Jeff Galak and Leif D. Nelson will publish an abnormally interesting paper, “The Virtues of Opaque Prose: How Lay Beliefs about Fluency Influence Perceptions of Quality,” in the Journal of Experimental Social Psychology. They preformed three experiments that manipulated fonts and facial expressions to determine how college students evaluate written material.
In one experiment, they divided student subjects into four groups. Each group was asked to read Mark Twain’s “The Danger of Lying in Bed.” Half the students read the story in a standard Times New Roman, 12pt, font. The other half read the story in a 1.5 condensed Times New Roman, 12pt, font. Not surprisingly, the students judged the standard font much easier to read than the condensed font. The authors refer to the standard font as “fluent” or “good font” and the condensed font as “disfluent” or “bad font”
Each group was further divided into “Historical Analysis Study” and “Short Story” groups. The “Historical Analysis Study” subgroups were asked to numerically evaluate the quality of the story as to how it fit the period in which it was written. The “Short Story” subgroups were asked how much they enjoyed it as a short story. Here’s the results as expressed in Galak and Nelson’s figure 1.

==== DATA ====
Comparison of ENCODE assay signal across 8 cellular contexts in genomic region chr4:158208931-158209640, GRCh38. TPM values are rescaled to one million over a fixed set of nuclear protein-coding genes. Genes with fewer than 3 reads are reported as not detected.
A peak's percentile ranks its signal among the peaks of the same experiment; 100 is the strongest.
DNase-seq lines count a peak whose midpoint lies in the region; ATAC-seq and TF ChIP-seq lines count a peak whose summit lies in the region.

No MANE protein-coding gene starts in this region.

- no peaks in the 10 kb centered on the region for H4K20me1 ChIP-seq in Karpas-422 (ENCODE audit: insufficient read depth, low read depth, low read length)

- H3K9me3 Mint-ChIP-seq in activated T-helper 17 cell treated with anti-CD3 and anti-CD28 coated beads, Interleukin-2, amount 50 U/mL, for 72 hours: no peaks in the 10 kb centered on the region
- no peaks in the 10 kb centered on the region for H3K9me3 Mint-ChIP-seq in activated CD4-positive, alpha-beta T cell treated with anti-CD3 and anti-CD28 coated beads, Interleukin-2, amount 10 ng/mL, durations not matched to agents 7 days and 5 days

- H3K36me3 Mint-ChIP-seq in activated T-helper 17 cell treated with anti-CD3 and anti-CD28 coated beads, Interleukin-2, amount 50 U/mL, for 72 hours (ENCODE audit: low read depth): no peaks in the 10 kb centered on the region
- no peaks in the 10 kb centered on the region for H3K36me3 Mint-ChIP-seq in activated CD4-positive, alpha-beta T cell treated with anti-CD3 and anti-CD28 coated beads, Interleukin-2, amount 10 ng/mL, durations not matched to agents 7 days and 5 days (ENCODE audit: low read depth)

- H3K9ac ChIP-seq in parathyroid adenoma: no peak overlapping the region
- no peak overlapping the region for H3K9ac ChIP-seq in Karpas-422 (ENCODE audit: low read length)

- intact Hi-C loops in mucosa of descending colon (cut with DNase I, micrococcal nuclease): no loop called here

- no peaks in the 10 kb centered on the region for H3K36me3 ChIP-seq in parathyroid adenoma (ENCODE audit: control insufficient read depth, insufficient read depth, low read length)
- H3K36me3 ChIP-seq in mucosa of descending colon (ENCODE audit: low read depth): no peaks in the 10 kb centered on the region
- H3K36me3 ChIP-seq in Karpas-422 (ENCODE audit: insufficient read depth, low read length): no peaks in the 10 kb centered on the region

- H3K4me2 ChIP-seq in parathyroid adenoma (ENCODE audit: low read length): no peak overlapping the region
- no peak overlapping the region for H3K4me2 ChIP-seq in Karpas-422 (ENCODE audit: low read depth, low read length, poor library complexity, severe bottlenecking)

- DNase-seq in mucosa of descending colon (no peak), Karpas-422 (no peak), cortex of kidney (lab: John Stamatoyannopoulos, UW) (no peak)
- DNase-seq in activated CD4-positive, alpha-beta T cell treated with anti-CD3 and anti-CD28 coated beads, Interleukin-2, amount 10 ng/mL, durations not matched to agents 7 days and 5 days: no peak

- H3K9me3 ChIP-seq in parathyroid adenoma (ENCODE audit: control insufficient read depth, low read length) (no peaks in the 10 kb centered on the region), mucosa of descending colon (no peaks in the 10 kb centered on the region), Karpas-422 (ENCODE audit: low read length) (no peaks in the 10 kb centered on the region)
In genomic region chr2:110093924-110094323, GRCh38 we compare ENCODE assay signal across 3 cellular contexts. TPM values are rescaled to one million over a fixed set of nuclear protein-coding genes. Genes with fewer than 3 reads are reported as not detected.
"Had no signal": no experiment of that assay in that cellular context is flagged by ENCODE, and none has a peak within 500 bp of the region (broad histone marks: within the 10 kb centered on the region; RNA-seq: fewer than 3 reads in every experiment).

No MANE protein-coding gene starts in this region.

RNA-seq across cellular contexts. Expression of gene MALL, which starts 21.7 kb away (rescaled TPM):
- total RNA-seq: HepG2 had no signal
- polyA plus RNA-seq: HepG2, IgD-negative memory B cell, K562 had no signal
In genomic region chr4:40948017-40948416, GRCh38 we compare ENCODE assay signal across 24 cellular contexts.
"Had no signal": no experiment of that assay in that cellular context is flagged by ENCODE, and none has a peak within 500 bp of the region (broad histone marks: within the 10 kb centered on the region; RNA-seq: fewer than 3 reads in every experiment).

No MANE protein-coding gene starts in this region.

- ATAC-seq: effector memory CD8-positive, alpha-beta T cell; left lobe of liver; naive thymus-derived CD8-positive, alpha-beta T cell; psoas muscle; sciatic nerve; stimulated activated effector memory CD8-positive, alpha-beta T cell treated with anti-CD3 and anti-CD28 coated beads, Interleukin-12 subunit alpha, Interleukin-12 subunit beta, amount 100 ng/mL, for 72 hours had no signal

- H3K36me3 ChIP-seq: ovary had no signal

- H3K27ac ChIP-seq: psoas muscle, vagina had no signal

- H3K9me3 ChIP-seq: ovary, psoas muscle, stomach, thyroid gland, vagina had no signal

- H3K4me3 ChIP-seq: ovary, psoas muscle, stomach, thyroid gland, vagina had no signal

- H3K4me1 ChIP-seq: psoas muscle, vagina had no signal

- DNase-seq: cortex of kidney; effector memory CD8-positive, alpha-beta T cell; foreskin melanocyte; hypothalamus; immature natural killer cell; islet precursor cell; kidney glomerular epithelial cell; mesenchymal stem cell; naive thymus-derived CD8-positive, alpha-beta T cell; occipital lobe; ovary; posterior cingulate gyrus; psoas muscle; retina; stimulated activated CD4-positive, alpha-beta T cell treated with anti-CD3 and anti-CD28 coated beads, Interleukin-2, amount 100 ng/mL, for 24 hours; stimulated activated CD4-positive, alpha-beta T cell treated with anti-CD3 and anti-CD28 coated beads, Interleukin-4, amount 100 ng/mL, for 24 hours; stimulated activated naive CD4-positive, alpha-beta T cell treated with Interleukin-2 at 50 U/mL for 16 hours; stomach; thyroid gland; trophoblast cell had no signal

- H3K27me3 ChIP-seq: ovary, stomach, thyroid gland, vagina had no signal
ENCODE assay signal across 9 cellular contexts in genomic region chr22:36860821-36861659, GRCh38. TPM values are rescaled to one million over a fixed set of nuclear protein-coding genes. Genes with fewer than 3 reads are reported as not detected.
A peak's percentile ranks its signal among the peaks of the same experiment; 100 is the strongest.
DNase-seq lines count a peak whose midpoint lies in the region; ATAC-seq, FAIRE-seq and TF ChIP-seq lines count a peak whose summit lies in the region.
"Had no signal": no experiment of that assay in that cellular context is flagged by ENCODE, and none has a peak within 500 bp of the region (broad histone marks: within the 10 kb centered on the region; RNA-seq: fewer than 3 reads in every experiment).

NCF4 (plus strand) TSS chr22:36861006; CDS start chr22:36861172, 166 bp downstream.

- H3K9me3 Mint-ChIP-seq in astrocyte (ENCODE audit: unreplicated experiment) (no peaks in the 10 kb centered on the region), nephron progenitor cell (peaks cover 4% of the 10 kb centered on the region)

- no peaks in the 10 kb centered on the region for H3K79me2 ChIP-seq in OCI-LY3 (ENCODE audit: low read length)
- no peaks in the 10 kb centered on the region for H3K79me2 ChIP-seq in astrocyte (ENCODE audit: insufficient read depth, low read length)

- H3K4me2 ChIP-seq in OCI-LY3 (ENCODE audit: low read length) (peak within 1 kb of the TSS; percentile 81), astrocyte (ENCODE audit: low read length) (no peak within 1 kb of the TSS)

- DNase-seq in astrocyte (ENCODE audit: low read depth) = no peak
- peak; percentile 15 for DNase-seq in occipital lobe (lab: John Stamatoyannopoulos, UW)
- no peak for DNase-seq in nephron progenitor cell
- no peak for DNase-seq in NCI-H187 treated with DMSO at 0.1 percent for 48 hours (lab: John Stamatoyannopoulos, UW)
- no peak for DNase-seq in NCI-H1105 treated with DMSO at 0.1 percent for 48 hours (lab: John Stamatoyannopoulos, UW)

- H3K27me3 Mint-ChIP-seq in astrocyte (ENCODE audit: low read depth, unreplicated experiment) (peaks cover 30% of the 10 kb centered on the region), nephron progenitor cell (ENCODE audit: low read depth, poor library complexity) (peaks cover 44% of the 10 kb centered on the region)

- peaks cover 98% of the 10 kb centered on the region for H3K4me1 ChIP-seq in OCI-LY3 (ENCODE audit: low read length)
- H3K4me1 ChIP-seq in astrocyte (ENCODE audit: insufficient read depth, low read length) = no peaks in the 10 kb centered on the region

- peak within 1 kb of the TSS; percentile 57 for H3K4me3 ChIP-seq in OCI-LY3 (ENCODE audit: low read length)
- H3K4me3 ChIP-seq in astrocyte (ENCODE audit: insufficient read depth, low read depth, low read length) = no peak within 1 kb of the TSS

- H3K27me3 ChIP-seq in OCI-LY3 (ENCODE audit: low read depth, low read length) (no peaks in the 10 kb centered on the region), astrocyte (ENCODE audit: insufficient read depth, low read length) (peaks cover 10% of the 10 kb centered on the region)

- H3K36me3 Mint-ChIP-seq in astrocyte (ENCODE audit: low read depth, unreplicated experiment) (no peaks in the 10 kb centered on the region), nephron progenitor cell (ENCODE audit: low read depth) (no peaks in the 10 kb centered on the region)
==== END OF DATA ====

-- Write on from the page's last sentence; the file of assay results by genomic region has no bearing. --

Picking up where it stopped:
And here is what they said about those results,
As can be seen in Figure 1, participants in the “Short Story Study” found the story to be of higher quality when it was presented in a fluent font, (F(1, 54) = 7.41, p = .009). In contrast, participants in the “Historical Analysis Study” found the story to be of higher quality when it was presented in a disfluent font, (F(1, 54) = 4.19, p = .046). Participants preferred the “short story” when written in a fluent font, they preferred the “historical analysis” when written in a disfluent font.
I’m not competent to evaluate a study like this but I may start writing this blog in an condensed font. Maybe some of you will take it more seriously.
Via Kevin Mac Donnell on the Mark Twain Forum